The Alevis practice a unique religion that is heavily infused with Sufism, venerates nature and the Prophet Mohammed’s son-in-law Ali. Women and men worship together in their own distinct temples known as cemevis, and as such are hailed as progressive in secular circles and denigrated as heretics in hardcore Sunni ones.
Much as President Barack Obama played down race throughout his presidency, Kilicdaroglu has rarely mentioned his religion since becoming CHP president in 2010 — the notable exception being when this correspondent exhorted him to say it in an interview. His words “I am an Alevi, so what?” were splashed across the front page of the mainstream Haberturk newspaper in 2011.
In the ensuing years, Kilicdaroglu — deftly and firmly — fended off multiple challenges to his leadership from within the CHP and steered Turkey’s oldest party founded by Ataturk away from militant secularism to a more inclusive middle ground. Kilicdaroglu now vows to steer the country back to democracy and away from the descent into full blown authoritarianism under 19 years of AKP rule.
Critics have long accused Kilicdaroglu of temerity and conformism, particularly on the Kurdish issue. The pro-Kurdish Peoples’ Democratic Party (HDP) has been excluded from the six-party alliance for fear of alienating nationalist voters. Kilicdaroglu’s support for lifting immunity from prosecution for members of parliament paved the way for the jailing of numerous HDP lawmakers, including its immensely popular former co-chair, Selahattin Demirtas. But it’s precisely this balancing act that helped him assemble right-wing nationalists, liberals and a pro-Islamic party — led by a former lawyer who defended the perpetrators of the Sivas attack — against Erdogan, his proponents say.
Either way, Kilicdaroglu was likely to have heard an earful from his wife and cousin, Selvi, a former journalist who didn’t speak any other language than Zaza, a Kurdish dialect widely spoken in Dersim, until the age of 4. Unlike her husband, she is open about the family’s Kurdish connections and has aired her admiration for HDP women politicians.
However, there is another side to Kilicdaroglu. Even as he was computing pensions in government, Kilicdaroglu was quietly gathering what is said to be Turkey’s largest archive on the Dersim killings. It was he who coaxed Ihsan Sabri Caglayangil, a former police chief and foreign minister, to confess that the army had used poison gas against the Alevi Kurds.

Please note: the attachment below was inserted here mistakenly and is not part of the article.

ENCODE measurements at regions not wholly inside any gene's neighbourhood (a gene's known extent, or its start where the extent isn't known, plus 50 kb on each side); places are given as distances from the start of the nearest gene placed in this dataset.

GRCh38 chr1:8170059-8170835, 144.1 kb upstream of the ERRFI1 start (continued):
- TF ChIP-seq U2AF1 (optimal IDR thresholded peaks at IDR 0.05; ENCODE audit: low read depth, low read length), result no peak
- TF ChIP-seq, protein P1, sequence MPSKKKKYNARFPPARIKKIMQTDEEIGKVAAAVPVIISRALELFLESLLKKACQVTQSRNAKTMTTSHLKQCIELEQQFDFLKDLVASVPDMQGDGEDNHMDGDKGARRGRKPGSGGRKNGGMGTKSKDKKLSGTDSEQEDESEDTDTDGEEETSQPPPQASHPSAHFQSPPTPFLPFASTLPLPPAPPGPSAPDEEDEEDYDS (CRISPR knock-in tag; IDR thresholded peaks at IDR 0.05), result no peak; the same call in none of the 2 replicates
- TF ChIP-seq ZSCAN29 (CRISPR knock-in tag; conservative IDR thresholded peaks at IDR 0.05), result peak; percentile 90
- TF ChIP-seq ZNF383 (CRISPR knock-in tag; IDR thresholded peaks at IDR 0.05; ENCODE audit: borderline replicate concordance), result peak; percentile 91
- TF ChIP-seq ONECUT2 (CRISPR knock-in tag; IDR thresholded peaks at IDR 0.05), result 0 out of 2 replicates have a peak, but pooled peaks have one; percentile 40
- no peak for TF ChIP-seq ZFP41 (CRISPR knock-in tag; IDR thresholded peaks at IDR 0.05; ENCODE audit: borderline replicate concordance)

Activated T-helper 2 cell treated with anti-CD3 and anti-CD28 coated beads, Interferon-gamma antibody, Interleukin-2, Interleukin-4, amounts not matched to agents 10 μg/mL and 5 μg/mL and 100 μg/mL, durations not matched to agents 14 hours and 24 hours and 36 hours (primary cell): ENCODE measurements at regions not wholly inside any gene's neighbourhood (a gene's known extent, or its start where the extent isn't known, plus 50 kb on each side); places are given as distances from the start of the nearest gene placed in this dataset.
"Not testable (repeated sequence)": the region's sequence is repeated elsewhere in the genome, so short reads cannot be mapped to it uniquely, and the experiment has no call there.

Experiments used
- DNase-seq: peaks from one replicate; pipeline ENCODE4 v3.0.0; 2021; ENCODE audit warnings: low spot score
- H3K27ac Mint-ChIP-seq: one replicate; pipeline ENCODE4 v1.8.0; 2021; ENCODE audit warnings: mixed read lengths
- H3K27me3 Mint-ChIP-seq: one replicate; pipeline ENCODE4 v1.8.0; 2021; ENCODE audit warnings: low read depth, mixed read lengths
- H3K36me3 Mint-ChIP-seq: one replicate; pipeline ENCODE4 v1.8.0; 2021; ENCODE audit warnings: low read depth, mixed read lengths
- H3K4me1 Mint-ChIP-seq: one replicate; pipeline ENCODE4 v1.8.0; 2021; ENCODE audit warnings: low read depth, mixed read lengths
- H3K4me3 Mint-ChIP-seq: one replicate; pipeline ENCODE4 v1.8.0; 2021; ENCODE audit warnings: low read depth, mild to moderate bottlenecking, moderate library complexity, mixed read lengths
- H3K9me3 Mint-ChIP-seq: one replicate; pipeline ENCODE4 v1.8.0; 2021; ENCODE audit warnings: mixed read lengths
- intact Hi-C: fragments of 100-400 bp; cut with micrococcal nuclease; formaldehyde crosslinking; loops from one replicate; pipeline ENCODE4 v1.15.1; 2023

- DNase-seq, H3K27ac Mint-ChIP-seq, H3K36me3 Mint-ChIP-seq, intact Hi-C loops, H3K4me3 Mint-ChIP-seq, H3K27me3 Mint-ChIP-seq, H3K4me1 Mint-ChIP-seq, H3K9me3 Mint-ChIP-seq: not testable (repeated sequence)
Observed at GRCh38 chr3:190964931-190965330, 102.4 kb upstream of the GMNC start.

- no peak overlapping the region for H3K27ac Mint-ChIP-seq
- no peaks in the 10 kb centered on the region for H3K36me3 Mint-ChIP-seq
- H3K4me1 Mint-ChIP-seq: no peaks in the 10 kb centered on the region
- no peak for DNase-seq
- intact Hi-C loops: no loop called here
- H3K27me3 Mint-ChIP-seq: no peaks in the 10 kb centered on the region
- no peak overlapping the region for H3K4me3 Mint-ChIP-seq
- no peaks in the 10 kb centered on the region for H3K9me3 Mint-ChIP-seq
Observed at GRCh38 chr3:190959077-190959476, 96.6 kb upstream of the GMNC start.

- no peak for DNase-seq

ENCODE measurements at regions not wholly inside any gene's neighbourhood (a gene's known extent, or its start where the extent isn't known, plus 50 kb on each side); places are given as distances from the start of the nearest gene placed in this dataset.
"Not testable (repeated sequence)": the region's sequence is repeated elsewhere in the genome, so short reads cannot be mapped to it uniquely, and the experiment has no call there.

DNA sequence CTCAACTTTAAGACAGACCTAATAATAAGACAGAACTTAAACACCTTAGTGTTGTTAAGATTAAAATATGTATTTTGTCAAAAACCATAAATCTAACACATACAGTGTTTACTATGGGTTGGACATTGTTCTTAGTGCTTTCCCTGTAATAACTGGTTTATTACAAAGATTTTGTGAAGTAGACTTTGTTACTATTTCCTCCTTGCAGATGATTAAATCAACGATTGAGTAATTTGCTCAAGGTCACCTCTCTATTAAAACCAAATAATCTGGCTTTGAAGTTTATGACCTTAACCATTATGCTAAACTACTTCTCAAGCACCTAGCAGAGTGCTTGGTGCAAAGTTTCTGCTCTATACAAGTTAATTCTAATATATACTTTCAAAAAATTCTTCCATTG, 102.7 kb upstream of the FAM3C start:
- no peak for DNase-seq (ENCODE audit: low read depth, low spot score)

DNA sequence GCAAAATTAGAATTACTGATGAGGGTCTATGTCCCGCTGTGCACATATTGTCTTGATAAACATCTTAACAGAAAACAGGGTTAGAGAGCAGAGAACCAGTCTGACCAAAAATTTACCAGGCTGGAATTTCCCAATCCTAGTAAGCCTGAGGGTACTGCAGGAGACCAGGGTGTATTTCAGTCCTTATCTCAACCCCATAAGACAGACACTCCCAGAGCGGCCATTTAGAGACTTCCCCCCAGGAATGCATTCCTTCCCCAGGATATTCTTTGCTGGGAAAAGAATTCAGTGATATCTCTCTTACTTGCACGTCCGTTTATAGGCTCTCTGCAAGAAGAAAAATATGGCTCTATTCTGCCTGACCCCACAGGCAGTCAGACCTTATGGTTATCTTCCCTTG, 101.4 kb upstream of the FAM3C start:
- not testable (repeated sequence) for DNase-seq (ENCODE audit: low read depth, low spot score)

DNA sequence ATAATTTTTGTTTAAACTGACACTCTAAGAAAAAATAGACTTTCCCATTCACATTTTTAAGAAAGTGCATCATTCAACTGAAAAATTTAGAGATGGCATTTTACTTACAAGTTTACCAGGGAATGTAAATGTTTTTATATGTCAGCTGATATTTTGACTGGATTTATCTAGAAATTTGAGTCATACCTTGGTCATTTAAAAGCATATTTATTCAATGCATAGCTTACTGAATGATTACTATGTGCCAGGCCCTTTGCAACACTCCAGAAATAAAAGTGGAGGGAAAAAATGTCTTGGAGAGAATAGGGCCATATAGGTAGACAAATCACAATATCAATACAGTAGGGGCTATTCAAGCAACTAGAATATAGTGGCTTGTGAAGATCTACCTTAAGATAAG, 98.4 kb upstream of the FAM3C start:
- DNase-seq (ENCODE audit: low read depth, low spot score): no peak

Kurdish voters are set to determine the outcome of the forthcoming elections in 2023 as they did in the municipal polls in 2019, which saw the CHP defeat the AKP in Ankara and Istanbul.
Roj Girasun, a Kurdish researcher in Diyarbakir who runs Rawest, a polling outfit, says his research reveals that interest in the CHP leader is growing among the Kurds. “His popularity is rising in parallel to the possibility that he will be the candidate, and while Kurds do not see them as one of their own, they do feel an affinity,” Girasun said.
In order to win in a first round, a presidential candidate needs to get an outright majority. If none does, the top two scorers face each other in a second round.
More than half of those polled in the Kurdish majority cities of Diyarbakir, Van, Urfa and Mardin this year, said they would vote for Kilicdaroglu if the HDP’s Demirtas, their favorite candidate, failed to make it to a second round.
Tarik Celenk, a pious conservative intellectual, agrees that Kilicdaroglu’s Alevi faith will have little bearing on his fortunes. After all, Sunni purists are unlikely to vote for the CHP no matter which candidate it fields. His biggest problem, Celenk told Al-Monitor, is Kilicdaroglu’s failure to articulate a clear plan to rescue Turkey’s sinking economy and persuade pious voters that they will preserve “the first-class status” conferred to them by Erdogan.
The other is Kilicdaroglu’s body language. “People have grown used to combative personalities, to fights,” Celenk noted. And there is no candidate on the horizon who matches Erdogan on that score.